The abysmal gap between military geostrategists’ views on the world as being a battlefield over strategic hotspots, straits, sea routes, military bases and commodity assets, versus diplomats’ view of geostrategy as a frictional meeting between headstrong dynamic people, is probably the reason for the existence of military attache officials who combine the best of both worlds. Military attaches are usually younger and always low in rank. I can only assume it is the diplomats who rule in the house of diplomats. They shouldn’t be so skird of professionals.
There is thus a difference between geostrategy (military thinking) and geopolitics (diplomatic thinking).
Geopolitics is ”guts” according to one definition.
Geostrategy is inevitable facts; who has what and where, and who wins a conflict with this what?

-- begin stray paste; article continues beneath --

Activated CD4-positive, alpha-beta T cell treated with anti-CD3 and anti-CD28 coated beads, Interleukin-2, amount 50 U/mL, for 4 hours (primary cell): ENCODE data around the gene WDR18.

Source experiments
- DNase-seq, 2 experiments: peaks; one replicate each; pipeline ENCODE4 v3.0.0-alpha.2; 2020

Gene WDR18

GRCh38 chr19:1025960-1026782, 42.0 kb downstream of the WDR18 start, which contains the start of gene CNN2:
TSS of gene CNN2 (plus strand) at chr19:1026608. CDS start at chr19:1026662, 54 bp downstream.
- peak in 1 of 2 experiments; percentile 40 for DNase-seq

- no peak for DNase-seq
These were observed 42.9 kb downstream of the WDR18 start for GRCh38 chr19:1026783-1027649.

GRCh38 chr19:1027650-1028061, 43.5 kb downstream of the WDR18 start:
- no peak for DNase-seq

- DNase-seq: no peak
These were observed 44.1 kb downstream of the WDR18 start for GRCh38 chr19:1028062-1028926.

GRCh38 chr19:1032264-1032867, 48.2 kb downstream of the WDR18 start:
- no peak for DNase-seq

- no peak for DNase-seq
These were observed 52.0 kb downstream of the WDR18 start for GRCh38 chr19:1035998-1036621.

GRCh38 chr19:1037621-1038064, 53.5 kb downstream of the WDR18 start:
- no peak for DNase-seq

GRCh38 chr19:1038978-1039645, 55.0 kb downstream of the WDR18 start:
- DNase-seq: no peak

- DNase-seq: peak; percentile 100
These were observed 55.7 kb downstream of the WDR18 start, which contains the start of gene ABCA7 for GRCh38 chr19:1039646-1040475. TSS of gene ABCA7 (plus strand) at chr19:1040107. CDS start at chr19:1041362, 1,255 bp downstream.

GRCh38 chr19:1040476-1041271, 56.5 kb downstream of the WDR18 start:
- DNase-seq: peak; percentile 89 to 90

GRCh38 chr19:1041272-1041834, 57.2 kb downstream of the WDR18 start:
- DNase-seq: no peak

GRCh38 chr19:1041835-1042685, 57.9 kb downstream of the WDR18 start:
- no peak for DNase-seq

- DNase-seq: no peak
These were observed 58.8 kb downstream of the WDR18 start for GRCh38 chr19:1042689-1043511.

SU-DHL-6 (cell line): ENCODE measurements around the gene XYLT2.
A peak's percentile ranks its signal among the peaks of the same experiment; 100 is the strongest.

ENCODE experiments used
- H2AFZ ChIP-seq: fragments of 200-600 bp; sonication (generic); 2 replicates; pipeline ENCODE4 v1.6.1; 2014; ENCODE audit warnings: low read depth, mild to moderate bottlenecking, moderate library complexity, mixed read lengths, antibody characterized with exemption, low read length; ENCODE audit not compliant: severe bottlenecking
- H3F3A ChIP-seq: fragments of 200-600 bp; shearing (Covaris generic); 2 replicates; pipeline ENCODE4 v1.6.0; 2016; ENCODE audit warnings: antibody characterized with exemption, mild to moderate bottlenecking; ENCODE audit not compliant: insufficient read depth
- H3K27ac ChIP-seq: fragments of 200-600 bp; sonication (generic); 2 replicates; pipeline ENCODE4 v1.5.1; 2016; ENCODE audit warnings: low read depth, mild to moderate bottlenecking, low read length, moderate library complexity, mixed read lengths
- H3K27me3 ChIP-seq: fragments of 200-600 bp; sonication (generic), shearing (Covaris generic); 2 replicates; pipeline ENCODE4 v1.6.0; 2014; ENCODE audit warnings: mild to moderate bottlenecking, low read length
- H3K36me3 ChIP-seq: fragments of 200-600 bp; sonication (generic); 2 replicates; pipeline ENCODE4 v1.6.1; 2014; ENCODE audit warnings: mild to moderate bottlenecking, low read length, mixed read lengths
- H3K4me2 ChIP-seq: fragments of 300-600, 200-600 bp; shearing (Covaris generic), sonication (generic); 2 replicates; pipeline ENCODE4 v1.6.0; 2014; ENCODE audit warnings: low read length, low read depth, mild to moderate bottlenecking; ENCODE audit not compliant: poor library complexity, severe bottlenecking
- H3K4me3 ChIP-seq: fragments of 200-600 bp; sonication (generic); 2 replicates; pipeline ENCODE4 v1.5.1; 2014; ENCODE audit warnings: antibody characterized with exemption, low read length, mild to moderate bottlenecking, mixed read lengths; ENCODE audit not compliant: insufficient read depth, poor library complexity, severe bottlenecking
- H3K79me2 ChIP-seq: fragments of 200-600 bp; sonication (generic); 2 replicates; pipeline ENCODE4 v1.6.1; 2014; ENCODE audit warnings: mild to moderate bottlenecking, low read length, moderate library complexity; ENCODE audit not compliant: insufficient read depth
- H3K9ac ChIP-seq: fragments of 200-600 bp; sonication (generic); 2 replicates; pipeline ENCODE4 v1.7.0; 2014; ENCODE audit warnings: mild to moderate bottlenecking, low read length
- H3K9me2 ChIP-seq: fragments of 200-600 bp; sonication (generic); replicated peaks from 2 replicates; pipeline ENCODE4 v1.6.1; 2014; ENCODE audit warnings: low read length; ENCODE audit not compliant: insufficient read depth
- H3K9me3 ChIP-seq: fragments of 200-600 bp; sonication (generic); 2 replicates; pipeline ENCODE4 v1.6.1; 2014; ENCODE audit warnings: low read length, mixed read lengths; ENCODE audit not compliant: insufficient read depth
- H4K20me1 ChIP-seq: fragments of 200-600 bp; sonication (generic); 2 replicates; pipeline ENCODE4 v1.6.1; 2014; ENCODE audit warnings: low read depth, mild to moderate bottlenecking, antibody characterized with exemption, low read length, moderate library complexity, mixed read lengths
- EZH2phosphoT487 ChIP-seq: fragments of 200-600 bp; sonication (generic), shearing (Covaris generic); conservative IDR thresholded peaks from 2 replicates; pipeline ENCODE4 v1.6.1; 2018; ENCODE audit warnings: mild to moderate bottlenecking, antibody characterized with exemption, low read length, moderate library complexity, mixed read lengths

Almost any fool can conduct geopolitical work. But conducting the work of a geostrategic task is often a privilige for a few briefed men, often high ranking militaries, government leaders and industrialists within a closed circle of people. Nothing is initiated by chance at the top level. On the other hand, the intentions of others and decisive events often gets randomized in crazy interactions.
It is enough that only one party is aware that they have a geostrategic superiority. If they do, then it is possible to go out and make geopolitics of it. A fog of war is usually created by the protagonists at selected occasions in any given conflict. But sooner or later, the conflict will return to the origin of the conflict – the geostrategy i.e. the strategic hotspots and commodities.
Everybody does not agree with me about what makes up a geostrategical task and what makes up a geopolitical task. Some wouldn’t even separate the two into dual significations. This is my definition.
How would you define grand politics and geo-strategy, are they the same?
Roger M. Klang, defense political spokesman for the Christian Values Party (Kristna Värdepartiet) in Sweden